Now, it makes sense that there are less deaths in Empire than in A New Hope. In A New Hope a ton of the deaths happen when Red and Gold Squadrons are assaulting the death star. They are a dozen or so people assaulting a small moon, and the overwhelming odds pay off in almost complete extermination.
The entire story of Empire is about running away. The rebels aren't trying to stop the imperial fleet on Hoth, they're trying to buy time for a hasty evacuation. Luke removes himself from both the rebels and the empire and retreats to Dagobah , where there is no signs of war whatsoever. The Millenium Falcon and its passengers spend the entire remainder of the movie trying to evade and escape imperial pursuit. The death count is low because they are not fighting, they're fleeing. Beyond that, they're fleeing in a ship that has a history of evasion.
[update - I originally mistakenly cited 'Dantooine' instead of 'Dagobah', which was caught by a few readers. Just wanted to point it out as a good situation where a few extra sets of eyes caught something that I would have kept erring on over and over - this is why it pays to pay people to proofread something, regardless of how many times you might have proofed it yourself, Lucas]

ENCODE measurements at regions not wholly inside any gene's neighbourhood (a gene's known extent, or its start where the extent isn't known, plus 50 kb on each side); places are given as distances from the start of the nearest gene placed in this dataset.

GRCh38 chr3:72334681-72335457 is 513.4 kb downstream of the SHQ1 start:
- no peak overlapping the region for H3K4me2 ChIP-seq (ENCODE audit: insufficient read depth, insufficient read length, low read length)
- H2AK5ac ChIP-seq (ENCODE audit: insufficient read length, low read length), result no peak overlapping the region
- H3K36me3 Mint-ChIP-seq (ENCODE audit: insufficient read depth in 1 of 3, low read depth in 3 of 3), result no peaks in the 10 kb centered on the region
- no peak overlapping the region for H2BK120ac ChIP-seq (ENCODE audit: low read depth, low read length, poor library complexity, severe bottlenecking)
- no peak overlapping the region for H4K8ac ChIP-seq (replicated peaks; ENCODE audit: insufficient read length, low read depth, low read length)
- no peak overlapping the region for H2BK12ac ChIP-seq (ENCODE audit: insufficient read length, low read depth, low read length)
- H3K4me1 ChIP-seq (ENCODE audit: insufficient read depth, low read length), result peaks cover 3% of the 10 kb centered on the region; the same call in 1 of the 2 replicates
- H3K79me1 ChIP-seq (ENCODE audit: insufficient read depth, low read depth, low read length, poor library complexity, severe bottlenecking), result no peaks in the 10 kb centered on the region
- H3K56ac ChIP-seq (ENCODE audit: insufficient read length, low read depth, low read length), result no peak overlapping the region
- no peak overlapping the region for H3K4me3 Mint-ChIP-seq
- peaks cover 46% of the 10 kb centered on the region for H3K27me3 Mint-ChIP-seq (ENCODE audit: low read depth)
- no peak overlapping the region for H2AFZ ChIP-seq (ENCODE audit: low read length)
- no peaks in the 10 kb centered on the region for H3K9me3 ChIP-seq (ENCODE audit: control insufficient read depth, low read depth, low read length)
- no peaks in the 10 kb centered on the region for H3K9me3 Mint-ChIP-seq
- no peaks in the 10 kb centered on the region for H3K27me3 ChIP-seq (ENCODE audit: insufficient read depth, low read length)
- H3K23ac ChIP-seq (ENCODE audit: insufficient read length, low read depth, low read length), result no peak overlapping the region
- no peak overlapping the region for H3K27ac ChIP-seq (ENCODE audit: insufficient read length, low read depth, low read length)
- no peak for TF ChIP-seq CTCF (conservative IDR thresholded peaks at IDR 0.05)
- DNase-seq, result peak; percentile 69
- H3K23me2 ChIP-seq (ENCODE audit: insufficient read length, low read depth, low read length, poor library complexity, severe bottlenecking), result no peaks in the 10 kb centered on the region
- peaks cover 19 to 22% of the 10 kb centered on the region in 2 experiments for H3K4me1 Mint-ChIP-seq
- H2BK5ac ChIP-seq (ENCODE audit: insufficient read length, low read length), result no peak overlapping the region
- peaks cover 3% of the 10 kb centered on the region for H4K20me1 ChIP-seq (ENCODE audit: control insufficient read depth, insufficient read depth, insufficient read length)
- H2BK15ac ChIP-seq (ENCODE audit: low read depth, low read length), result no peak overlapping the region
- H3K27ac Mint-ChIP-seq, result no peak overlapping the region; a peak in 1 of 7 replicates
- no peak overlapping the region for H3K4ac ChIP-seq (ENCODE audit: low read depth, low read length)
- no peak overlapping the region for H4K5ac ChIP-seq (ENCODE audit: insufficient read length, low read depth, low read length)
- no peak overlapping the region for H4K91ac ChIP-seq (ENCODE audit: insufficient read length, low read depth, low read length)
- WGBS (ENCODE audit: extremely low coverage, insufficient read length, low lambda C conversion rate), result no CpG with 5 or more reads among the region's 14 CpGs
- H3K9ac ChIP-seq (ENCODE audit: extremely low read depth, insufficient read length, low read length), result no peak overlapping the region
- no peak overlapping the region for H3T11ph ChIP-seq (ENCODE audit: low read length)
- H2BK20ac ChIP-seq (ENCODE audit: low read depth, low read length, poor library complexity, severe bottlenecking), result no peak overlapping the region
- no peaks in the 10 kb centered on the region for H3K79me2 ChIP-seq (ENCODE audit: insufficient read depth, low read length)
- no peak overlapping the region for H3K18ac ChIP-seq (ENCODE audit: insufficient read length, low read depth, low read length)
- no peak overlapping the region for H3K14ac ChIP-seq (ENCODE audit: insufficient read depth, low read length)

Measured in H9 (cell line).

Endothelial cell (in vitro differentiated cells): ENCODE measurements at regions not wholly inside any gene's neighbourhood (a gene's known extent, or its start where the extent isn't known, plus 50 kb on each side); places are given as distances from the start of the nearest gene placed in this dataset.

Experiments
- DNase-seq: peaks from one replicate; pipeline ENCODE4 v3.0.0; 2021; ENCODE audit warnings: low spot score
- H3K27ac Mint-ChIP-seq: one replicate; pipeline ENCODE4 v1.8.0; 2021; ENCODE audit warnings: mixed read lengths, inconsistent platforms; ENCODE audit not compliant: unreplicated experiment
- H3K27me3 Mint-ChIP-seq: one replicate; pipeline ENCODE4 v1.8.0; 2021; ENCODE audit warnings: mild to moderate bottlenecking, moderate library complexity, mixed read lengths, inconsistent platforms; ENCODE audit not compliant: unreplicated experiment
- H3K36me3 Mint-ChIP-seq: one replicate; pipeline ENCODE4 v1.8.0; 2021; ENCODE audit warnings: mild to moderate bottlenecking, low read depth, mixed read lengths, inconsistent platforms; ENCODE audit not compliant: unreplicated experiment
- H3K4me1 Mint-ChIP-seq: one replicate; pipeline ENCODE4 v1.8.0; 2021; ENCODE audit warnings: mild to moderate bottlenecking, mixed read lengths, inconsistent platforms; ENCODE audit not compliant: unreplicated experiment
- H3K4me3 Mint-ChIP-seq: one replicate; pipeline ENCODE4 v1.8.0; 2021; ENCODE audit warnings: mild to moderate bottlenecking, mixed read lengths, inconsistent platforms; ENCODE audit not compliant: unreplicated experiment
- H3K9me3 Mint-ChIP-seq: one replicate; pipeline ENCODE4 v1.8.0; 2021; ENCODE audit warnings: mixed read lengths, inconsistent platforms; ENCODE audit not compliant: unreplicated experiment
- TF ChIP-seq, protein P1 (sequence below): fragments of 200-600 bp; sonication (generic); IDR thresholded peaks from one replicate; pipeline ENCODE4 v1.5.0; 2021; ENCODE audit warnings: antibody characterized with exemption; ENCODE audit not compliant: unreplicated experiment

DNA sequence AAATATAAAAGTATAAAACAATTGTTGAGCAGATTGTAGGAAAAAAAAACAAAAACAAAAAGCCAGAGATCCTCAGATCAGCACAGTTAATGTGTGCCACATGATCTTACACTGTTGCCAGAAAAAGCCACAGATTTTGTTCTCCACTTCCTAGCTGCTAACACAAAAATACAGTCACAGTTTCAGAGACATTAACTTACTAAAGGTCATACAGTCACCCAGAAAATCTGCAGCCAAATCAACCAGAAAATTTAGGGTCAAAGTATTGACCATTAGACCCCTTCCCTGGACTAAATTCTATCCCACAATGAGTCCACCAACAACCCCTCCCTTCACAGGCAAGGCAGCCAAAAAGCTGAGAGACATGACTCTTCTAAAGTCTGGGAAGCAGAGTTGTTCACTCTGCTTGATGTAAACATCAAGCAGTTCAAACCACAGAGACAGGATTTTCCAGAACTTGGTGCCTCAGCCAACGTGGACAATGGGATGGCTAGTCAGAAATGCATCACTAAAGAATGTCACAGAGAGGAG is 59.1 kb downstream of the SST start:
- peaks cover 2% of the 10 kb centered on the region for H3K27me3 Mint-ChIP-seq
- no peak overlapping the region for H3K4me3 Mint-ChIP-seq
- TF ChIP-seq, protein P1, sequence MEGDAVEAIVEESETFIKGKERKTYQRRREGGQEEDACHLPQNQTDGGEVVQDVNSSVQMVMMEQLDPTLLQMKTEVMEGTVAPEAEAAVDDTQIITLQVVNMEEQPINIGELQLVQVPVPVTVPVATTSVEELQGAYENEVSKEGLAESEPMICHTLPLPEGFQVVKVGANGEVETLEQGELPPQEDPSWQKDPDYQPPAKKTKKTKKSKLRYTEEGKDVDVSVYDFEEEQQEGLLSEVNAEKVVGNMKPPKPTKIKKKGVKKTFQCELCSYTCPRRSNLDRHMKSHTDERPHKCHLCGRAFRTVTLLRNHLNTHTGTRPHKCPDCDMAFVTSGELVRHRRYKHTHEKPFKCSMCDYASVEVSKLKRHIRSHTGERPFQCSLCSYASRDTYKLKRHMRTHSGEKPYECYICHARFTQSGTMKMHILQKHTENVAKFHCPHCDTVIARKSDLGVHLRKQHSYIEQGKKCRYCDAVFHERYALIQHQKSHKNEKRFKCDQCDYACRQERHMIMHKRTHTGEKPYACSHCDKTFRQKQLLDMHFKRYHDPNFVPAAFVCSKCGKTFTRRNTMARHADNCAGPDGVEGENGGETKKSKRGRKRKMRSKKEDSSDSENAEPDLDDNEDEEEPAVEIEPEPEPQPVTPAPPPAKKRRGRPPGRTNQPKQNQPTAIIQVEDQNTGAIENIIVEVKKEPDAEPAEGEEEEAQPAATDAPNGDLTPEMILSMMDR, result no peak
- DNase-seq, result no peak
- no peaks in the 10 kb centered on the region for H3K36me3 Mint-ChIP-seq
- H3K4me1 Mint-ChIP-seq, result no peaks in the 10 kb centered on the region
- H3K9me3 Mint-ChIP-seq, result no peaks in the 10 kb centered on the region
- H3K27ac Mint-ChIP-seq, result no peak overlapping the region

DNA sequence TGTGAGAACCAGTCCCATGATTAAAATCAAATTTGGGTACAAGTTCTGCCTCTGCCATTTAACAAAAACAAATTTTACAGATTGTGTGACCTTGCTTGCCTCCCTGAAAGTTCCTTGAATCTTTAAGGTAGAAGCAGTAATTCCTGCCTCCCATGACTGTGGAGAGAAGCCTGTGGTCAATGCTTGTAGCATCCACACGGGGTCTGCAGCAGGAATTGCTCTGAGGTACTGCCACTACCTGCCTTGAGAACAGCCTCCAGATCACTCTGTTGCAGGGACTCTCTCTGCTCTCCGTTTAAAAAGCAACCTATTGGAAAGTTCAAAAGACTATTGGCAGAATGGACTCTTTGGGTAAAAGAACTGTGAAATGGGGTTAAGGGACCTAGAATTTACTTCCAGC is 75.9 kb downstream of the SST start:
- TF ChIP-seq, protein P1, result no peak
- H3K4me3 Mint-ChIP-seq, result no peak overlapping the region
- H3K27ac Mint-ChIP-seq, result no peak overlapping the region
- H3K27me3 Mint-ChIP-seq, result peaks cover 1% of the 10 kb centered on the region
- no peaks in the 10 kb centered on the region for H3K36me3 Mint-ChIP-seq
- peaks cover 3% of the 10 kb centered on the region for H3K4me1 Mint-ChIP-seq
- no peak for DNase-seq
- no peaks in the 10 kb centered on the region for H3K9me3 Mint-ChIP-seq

Aside from Han and C3P0, which were described above, the only other deaths were a couple members of Rogue Squadron while fighting the Battle of Hoth and a couple members of the imperial fleet that Darth Vader chokes and kills unceremoniously.
Attack of the Clones is about the start of a full-fledged galactic war. Unlike A New Hope where a small force is looking to exploit a strategic vulnerability, Attack of the Clones involves full scale, army-to-army, open conflict. We'd expect this situation to prove a bit more fatal...right?
Deaths of actual characters in Attack of the Clones come roughly every 40 minutes or so. The opening scene involves the death (by explosion) of one of Amidala's decoys, which seems like it might be setting a pace a little more grim than that of The Phantom Menace. The next character to die is generic shape-shifting bounty hunter (by poison dart). An accident-free hour almost elapses before Shim Skywalker is introduced, and almost immediately dies of...exhaustion? Starvation? Relief? Prior wounds? Boredom?
Yousa thinking yousa people gonna die? Well, maybe Jar Jar. But not if they have names. Just Jango Fett.